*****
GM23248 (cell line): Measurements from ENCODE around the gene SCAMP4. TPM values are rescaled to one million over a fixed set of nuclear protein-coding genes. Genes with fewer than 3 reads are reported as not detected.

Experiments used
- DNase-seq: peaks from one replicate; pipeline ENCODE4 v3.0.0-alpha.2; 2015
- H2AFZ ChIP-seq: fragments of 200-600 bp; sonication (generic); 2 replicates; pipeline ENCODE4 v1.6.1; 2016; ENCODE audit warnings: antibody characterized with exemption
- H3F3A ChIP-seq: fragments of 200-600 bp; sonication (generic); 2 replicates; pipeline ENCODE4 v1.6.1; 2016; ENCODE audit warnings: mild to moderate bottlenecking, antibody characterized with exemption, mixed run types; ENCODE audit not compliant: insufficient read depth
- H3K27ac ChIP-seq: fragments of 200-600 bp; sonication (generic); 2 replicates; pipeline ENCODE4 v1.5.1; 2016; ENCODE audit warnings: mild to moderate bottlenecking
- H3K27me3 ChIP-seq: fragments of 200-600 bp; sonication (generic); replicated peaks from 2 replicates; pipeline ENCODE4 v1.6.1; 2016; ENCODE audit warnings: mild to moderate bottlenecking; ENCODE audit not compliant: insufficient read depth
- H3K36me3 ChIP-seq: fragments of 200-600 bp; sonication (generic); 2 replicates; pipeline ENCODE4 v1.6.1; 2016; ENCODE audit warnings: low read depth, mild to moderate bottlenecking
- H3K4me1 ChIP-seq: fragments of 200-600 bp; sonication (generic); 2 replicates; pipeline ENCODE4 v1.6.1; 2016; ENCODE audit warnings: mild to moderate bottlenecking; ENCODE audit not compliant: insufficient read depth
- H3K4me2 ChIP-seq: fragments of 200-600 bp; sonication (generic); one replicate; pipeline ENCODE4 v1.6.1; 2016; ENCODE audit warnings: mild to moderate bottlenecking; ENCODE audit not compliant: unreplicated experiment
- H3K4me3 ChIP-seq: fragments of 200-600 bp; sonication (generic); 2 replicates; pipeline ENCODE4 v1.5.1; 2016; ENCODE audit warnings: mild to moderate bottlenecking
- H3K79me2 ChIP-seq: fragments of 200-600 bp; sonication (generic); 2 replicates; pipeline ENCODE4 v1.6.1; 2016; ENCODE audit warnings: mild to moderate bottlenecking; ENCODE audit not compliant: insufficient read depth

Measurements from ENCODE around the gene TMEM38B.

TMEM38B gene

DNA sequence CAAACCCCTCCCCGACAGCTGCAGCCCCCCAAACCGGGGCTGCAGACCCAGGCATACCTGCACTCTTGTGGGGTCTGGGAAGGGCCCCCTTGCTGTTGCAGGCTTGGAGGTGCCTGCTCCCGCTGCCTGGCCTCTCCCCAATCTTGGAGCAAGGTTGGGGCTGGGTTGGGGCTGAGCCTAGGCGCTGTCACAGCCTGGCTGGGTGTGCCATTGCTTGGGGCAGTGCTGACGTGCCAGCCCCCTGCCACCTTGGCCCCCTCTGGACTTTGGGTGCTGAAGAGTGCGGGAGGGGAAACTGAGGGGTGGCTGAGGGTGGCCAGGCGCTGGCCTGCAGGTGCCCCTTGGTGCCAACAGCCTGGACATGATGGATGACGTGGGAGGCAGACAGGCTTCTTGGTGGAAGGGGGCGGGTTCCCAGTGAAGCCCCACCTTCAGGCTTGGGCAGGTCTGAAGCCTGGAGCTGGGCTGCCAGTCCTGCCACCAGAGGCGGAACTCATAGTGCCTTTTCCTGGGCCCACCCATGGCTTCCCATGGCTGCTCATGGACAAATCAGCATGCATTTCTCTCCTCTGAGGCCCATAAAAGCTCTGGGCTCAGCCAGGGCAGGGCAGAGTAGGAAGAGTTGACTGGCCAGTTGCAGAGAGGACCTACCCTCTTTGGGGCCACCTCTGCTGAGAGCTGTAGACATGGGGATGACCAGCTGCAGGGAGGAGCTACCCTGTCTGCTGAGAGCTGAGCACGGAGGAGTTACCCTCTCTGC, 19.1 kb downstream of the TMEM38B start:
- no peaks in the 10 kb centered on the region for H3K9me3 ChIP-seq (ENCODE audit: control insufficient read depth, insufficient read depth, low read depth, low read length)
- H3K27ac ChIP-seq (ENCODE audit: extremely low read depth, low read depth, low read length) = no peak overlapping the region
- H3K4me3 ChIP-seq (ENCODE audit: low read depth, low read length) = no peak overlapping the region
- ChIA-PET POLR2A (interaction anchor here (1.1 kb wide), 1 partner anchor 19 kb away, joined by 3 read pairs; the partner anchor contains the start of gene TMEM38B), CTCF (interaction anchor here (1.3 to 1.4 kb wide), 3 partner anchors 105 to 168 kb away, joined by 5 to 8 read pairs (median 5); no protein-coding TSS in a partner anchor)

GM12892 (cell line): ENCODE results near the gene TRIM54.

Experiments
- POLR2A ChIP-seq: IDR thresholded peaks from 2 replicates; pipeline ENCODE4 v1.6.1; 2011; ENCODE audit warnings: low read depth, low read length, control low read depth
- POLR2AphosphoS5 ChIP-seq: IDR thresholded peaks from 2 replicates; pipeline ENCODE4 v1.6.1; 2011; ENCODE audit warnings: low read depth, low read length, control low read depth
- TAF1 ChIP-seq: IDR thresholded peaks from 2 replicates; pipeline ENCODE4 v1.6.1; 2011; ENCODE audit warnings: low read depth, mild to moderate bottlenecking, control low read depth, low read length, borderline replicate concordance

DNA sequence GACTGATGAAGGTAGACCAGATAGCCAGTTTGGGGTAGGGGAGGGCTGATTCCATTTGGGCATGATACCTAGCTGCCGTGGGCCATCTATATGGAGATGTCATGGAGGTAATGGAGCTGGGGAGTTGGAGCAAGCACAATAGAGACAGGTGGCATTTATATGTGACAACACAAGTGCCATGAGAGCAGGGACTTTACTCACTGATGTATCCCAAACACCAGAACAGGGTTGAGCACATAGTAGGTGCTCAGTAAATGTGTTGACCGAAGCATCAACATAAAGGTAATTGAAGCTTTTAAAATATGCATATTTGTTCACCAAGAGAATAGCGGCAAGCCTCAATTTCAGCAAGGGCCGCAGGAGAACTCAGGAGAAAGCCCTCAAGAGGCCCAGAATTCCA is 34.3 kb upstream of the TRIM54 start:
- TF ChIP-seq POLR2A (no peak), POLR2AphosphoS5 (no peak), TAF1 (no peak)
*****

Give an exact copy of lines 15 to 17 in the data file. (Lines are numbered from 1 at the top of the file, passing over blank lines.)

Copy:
DNA sequence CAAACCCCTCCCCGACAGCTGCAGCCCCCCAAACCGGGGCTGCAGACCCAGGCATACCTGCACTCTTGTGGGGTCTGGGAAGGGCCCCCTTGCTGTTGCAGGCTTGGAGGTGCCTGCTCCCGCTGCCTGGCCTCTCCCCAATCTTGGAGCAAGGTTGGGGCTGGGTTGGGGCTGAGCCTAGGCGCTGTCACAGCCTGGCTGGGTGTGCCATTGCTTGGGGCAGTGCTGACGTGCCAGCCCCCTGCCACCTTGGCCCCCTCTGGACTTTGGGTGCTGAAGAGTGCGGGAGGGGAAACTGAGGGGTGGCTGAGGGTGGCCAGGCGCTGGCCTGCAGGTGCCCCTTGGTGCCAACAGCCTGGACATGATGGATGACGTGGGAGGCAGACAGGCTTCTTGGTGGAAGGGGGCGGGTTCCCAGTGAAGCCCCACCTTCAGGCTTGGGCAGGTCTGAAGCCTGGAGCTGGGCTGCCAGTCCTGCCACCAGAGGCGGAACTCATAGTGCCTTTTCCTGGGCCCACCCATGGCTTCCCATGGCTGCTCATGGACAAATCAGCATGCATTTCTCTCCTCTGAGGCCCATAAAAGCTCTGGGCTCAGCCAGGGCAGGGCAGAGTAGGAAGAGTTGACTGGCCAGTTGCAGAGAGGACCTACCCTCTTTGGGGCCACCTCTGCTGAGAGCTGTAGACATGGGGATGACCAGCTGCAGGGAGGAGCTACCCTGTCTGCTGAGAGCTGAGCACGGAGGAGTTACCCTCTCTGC, 19.1 kb downstream of the TMEM38B start:
- no peaks in the 10 kb centered on the region for H3K9me3 ChIP-seq (ENCODE audit: control insufficient read depth, insufficient read depth, low read depth, low read length)
- H3K27ac ChIP-seq (ENCODE audit: extremely low read depth, low read depth, low read length) = no peak overlapping the region